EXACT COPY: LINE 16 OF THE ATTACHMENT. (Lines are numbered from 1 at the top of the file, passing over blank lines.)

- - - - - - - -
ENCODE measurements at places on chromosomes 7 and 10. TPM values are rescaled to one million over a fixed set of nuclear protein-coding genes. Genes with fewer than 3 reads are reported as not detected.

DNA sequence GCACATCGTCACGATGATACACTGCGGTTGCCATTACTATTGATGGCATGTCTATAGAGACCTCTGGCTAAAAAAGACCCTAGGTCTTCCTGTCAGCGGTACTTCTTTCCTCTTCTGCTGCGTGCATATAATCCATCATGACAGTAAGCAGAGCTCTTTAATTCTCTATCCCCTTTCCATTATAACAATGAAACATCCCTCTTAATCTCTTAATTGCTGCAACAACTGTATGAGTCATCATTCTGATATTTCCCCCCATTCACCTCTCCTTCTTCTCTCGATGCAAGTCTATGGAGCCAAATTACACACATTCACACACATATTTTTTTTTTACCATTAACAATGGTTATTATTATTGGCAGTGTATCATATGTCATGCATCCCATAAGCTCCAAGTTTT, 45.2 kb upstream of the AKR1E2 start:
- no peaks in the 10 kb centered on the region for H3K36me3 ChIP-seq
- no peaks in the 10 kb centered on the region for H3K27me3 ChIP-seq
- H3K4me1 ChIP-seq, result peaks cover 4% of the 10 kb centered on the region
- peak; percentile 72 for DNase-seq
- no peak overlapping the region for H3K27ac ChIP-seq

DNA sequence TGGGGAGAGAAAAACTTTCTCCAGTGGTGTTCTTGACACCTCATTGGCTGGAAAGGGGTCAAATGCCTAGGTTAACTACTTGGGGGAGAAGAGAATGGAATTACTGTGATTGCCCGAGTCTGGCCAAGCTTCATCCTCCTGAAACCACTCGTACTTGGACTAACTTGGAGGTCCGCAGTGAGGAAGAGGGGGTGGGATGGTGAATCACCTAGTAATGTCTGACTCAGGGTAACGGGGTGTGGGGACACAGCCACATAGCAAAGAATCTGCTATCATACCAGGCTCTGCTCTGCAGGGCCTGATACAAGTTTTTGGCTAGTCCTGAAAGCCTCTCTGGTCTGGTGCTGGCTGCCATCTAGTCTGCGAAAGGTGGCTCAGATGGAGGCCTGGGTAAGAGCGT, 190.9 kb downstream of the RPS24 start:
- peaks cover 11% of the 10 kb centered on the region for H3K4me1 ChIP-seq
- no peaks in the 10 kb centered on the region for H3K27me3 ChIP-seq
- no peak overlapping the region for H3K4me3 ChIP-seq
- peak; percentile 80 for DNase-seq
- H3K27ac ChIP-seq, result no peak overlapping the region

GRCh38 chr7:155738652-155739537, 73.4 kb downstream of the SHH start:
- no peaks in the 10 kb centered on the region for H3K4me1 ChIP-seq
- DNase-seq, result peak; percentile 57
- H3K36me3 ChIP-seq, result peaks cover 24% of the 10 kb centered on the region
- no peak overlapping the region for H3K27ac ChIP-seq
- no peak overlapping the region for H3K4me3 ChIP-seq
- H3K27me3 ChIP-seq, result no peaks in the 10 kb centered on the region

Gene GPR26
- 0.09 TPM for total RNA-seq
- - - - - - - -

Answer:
- DNase-seq, result peak; percentile 57